The legal scope and basis of the Covid Inquiry – off to a bad start?

Yesterday the Covid Inquiry, set up under the Inquiries Act 2005, opened. It got off to a bad start.

There is an ongoing dispute between the Cabinet Office and the Inquiry over the scope of disclosure. The Cabinet Office are refusing to release documentation they consider to be manifestly irrelevant. The Inquiry takes the view that it is for the Inquiry to make all determinations on relevance.

The point will now be taken to Judicial Review by government. The Cabinet Office, like any other party to legal process, has every right to seek the guidance of the Court in judicial review. Not only this, Government has a duty to seek guidance from the Court where the public interest of Government needing privacy to discuss policy options is under attack. Those who criticise the Government’s position are wrong in this regard. Some regard the Inquiry as aggressive in its attitude to disclosure.

To those of us interested in law and Government, there is nothing to reassure in the opening speech of Mr Hugo Keith KC (counsel for the Inquiry). The Inquiry is scheduled to last for two – three years and estimates of the costs range into the hundreds of millions of pounds. The purpose of the Inquiry is inquisitorial under the Inquiries Act 2005 – the clue is in the title. The purpose is not to be accusatory – to assign blame. Listening to Mr Keith KC yesterday, one would have thought the time and money could be saved: the conclusions have already been reached. Further, the condemnations have been made.

The opening of the Inquiry will have done much to assuage public anger, but it will have done nothing to persuade those in Government, that their case will be heard in a cool and unprejudiced way. The impression to those in Government and likely to be called to give evidence, will reinforce them in their opinion that they were right to withhold documents from the Inquiry and put that matter in the hands of a Court.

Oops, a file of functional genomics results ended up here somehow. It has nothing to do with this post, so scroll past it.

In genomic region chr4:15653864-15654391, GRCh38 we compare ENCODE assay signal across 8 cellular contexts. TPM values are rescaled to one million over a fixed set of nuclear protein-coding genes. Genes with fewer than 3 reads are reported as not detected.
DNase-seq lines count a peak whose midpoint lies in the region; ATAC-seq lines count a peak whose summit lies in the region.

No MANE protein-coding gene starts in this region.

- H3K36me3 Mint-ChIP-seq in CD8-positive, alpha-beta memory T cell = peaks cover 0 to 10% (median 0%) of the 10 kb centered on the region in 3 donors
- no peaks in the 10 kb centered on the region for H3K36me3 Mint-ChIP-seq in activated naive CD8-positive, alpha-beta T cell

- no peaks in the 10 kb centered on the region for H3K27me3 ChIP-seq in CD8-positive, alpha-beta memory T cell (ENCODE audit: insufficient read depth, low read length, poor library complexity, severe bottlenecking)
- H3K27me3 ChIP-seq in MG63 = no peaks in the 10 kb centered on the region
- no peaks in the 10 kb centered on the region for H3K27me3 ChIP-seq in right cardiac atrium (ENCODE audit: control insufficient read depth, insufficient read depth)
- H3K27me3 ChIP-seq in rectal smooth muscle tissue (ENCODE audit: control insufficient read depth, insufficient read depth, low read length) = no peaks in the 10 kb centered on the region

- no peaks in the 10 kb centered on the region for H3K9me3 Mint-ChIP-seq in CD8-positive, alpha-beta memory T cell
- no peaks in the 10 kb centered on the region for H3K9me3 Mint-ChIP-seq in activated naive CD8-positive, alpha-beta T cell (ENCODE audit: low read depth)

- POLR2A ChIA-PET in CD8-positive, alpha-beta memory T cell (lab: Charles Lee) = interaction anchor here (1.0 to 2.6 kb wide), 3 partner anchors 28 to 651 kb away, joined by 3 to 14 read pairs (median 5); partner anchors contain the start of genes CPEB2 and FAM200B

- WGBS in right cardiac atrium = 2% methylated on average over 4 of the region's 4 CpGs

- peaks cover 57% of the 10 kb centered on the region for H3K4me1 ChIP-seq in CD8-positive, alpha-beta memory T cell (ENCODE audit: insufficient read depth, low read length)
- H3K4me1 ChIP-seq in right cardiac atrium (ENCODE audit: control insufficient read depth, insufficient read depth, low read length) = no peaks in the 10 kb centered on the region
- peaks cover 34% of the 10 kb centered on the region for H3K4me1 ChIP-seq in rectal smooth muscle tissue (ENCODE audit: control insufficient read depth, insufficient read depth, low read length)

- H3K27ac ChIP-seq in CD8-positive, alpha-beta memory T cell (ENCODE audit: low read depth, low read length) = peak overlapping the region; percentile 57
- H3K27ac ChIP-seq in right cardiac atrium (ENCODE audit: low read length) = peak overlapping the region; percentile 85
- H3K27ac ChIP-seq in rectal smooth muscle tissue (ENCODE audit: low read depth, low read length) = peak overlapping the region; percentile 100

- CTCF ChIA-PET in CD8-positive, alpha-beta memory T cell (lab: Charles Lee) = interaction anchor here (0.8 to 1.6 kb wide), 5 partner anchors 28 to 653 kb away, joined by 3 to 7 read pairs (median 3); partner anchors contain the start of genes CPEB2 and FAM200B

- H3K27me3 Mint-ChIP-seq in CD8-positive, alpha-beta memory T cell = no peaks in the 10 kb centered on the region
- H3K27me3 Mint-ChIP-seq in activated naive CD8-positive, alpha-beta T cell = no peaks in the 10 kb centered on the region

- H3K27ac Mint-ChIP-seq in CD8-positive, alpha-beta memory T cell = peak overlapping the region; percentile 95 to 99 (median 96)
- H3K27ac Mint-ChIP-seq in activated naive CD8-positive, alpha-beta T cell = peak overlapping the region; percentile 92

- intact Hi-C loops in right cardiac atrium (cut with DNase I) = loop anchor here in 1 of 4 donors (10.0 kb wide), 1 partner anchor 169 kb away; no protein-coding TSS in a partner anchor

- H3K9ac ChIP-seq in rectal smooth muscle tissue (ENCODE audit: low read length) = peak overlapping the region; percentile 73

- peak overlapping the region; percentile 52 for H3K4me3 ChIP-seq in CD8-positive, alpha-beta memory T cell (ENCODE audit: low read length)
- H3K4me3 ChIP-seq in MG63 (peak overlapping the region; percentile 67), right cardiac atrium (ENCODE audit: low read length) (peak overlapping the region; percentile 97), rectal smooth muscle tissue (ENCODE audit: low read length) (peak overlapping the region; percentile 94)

Yesterday, Mr Keith said Government gave ‘Very little thought’ about the impact of lockdown.

Counsel for the Bereaved Families for Justice UK, Mr Peter Weatherby KC made the following submissions:

  • The UK authorities were ‘complacent’ and that the evidence will demonstrate an absence of (i) responsibility in Government in terms of civil emergency planning and (ii) leadership at ministerial level and (iii)  ‘a chaos of committees’.

Mr Keith KC has suggested that pandemic planning was lacking in the run up to the outbreak of the disease.

He even went so far as to bring in Brexit ‘[Brexit] crowded out and prevented some or perhaps a majority of improvements’ in relation to emergency planning.

These conclusions beg two questions, why have the Inquiry under the Act? We can just go straight to trial and conviction. And what is the proper scope of an Inquiry under the Act? To me as an observer of Government and law, the opening of the Inquiry fell far short of an objective, unprejudiced fact- finding exercise.

To those of us interested in law and administration, these questions matter…

Under Section 1, a Minister may cause an inquiry to be held under act where (a) particular events have caused or may cause public concern or (b) there is a public concern that particular events may have occurred.

The Inquiry was set up with defined aims.

  1. The examination of the UK response to Covid- and produce a full factual narrative.
  2. Identify lessons to be learned from that response ‘to inform preparations for future pandemics across the UK’

[cabinet office 28.06.2022]

This remit was updated and now the Inquiry is proceeding in four Modules. Module 1 Resilience and Preparedness, Module 2 Core UK decision making and political governance, Module 3 impact on Healthcare, Module 4 Vaccines and Therapeutics.

The key point under the Act is that an Inquiry is not a prosecutorial process. Other mechanisms exist within our system of law. The 2005 Act is designed to get the facts out, and without assigning blame.

Yesterday’s opening felt a long way from that ideal.

About the authors

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Jonathan Compton


Specialist in commercial disputes, banking and finance, regulatory and anti-trust/competition law.

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